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Schechter Institute of Jewish Studies

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Schechter Institute of Jewish Studies
Established 1984
Type Jewish theological college
Religious affiliation Jewish
Location Jerusalem, Israel
Campus Urban
Affiliations Conservative movement
Website http://www.schechter.edu/

The Schechter Institute of Jewish Studies, (Hebrew: מכון שכטר למדעי היהדות‎, Machon Schechter) located in Jerusalem, Israel, is an academic institution affiliated with Conservative Judaism. It serves as one of the movement's main rabbinical seminaries alongside The Jewish Theological Seminary of America in New York City, the University of Judaism (now the American Jewish University) in Los Angeles, and the Seminario Rabínico Latinoamericano in Buenos Aires.

Founded in 1984, the Schechter Institute is located in Neve Granot, a neighborhood behind the Israel Museum. Starting with four rabbinical students, it now has an enrollment of over 450. [1] The Institute operates four programs: a Master's program in Jewish Studies, a rabbinical seminary, the Tali Education Fund, which develops Jewish studies curricula for secular schools in Israel, and Midreshet Yerushalayim.[2]

The current dean, Einat Ramon, will not be renewing her tenure after reports of a rift with the Executive Committee, although she will continue teaching at the institute.[3]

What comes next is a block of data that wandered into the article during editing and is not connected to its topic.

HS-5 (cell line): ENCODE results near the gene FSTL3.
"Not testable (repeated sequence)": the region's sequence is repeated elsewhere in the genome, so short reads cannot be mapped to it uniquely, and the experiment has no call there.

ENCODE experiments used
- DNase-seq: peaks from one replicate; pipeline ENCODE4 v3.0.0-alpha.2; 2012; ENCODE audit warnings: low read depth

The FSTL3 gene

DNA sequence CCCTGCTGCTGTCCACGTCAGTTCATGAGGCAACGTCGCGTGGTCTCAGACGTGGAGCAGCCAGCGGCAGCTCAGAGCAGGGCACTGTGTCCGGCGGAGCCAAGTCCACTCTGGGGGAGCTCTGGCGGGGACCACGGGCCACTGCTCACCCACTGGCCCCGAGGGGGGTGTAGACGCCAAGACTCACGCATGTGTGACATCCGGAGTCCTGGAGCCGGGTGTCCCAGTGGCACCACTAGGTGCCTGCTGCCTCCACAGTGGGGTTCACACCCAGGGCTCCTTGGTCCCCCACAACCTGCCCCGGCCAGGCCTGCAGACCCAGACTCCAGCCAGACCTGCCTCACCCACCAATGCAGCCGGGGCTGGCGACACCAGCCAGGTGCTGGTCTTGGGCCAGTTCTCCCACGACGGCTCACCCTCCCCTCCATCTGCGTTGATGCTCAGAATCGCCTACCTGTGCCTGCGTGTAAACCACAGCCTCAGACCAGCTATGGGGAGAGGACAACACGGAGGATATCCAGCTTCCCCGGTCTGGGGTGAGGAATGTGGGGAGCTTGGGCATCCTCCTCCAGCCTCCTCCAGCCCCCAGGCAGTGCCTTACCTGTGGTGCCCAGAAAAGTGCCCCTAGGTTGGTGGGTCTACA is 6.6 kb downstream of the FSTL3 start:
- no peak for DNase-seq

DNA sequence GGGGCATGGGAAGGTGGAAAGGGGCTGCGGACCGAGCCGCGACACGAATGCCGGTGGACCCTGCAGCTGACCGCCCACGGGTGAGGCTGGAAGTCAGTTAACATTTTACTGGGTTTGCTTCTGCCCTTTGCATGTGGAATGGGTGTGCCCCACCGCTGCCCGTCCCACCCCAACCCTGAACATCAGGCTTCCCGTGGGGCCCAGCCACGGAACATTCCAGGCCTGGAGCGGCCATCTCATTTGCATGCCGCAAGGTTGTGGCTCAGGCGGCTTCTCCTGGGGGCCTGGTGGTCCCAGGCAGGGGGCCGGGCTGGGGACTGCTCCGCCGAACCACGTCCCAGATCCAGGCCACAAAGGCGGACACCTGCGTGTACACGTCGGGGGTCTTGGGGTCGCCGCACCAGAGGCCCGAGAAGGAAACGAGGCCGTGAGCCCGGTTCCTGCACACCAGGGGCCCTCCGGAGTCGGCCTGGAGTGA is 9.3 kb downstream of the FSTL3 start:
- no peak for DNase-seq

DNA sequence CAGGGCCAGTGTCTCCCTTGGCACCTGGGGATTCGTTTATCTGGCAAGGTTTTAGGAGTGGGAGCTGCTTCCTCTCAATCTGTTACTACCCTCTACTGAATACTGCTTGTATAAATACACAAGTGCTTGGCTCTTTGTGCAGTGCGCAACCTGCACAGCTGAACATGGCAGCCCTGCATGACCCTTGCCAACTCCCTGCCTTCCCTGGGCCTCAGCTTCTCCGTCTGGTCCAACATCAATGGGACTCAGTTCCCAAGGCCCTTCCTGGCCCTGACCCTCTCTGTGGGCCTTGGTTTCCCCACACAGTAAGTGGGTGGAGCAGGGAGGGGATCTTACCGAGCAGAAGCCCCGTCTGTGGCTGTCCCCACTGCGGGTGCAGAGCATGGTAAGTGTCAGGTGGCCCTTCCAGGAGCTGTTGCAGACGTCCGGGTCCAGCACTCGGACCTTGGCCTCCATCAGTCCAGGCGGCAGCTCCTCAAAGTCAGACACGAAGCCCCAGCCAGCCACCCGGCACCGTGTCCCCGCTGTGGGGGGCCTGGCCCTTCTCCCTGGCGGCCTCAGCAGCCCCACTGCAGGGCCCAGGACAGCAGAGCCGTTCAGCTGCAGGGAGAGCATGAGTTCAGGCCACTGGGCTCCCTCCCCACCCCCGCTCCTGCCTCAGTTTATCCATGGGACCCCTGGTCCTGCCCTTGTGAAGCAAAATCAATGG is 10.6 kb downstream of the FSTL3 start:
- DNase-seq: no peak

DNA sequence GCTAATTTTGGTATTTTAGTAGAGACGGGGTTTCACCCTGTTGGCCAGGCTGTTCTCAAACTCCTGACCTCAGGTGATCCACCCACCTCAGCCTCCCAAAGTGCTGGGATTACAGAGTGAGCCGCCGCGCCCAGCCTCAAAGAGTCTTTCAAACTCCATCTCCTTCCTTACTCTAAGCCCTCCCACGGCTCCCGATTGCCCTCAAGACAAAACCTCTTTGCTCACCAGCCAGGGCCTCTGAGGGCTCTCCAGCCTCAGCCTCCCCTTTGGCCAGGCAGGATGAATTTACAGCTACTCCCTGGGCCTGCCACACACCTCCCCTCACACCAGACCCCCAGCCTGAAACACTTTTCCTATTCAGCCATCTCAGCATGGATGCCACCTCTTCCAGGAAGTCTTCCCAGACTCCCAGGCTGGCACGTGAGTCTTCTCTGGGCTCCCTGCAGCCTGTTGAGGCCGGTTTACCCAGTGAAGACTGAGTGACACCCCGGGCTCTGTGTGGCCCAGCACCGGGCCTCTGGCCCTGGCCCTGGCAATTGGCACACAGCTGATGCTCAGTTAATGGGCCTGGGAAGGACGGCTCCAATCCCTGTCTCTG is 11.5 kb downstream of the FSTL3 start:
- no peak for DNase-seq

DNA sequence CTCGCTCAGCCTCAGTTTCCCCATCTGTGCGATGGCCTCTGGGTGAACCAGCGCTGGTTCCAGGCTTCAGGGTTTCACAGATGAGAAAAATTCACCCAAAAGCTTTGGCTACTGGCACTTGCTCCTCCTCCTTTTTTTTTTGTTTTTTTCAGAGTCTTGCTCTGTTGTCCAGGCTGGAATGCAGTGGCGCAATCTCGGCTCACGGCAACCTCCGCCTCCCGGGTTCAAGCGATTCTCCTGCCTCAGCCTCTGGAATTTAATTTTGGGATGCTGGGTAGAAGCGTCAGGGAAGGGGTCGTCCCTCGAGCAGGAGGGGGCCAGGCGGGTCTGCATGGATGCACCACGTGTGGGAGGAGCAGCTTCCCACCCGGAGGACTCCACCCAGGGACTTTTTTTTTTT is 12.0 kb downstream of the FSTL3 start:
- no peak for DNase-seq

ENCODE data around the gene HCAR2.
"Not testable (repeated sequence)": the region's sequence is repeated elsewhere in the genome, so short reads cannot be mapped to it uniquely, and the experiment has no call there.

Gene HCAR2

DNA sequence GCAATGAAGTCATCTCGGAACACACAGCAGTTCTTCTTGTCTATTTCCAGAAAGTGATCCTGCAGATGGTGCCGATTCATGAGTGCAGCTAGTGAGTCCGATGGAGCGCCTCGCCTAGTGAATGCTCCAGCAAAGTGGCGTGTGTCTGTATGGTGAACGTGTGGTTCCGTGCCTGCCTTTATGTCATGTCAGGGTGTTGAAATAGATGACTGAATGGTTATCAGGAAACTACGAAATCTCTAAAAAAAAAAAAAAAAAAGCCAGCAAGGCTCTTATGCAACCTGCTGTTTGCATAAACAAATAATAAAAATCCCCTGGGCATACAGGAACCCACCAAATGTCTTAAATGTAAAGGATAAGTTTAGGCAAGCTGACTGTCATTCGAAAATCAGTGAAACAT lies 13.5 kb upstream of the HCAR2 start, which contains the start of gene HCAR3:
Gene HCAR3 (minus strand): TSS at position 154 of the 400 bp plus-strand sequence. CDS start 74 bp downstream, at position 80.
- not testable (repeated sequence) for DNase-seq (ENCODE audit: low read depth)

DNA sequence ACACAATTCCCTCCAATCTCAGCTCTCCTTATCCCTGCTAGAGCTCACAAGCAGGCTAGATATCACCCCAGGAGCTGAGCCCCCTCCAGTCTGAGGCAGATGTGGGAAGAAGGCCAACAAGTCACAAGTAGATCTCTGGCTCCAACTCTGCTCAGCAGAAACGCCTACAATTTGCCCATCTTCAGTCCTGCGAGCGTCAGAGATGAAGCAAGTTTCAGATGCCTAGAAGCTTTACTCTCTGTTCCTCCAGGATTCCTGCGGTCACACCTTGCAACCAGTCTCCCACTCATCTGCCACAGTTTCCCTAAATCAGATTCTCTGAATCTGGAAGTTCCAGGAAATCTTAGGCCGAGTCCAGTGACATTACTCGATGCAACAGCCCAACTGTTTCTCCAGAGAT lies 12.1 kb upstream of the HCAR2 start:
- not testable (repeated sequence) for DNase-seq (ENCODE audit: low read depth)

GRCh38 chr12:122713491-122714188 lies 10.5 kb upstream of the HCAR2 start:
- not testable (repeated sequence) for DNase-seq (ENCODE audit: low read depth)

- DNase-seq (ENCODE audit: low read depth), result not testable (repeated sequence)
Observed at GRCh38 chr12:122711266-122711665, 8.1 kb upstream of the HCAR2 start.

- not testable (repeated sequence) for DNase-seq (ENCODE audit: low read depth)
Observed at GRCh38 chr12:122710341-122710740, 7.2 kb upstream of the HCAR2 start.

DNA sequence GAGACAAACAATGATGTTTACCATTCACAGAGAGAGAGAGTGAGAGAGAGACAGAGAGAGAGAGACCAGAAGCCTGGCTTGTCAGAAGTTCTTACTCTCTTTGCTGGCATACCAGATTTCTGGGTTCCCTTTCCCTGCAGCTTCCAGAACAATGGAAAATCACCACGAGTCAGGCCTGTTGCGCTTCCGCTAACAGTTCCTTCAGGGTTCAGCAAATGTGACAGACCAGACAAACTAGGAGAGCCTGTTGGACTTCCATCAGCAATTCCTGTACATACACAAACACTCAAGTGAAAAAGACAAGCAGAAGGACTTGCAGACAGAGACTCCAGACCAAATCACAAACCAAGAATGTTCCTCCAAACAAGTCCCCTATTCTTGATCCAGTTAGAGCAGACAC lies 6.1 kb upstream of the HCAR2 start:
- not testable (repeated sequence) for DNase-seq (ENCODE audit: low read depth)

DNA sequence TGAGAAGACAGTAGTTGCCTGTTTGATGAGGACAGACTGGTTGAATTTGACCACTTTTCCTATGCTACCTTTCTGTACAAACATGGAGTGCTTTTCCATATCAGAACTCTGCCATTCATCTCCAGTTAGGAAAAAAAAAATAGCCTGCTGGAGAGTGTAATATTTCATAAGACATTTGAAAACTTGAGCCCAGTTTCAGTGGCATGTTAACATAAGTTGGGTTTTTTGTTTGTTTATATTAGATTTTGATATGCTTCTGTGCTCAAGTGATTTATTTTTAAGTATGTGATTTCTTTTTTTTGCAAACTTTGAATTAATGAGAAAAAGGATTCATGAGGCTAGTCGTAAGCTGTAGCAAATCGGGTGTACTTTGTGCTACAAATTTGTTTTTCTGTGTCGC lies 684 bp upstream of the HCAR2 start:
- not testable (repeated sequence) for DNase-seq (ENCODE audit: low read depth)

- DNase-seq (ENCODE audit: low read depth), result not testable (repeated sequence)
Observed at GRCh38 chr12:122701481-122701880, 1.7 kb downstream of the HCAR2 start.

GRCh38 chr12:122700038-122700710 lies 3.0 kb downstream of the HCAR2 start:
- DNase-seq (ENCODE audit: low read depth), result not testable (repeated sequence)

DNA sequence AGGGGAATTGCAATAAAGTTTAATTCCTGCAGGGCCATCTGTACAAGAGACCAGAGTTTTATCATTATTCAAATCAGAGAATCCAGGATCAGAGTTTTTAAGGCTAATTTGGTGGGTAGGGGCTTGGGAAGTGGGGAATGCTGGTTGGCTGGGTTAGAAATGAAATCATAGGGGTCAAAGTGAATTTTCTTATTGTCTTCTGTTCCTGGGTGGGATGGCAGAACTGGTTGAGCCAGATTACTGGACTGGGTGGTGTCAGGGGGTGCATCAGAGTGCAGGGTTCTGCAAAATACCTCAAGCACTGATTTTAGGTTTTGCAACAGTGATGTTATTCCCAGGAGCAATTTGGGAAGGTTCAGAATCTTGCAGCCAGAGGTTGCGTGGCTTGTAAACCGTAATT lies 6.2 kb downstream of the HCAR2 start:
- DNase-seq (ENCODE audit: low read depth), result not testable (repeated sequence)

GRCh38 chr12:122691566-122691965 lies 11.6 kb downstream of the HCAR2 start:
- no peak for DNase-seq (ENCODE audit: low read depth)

The new campus is currently under construction, designed by Israel Prize laureate Ada Carmi. The campus will include a library, a synagogue, a Beit Midrash and classrooms.[4]

Notable faculty

References

  1. History of Schechter Institute
  2. The Israeli architectural genome, Haaretz
  3. Wagner, Matthew (2009-03-15). "Schechter seminary dean not opting for additional term". The Jerusalem Post. http://www.jpost.com/servlet/Satellite?pagename=JPost/JPArticle/ShowFull&cid=1237114834339. Retrieved 2009-03-16. "Ramon made headlines during her term with her opposition to the ordination of homosexual rabbis at Schechter. Her policy came at a time when both the JTS and the American Jewish University in Los Angeles began accepting homosexuals as rabbinical students." 
  4. The Israeli architectural genome, Haaretz

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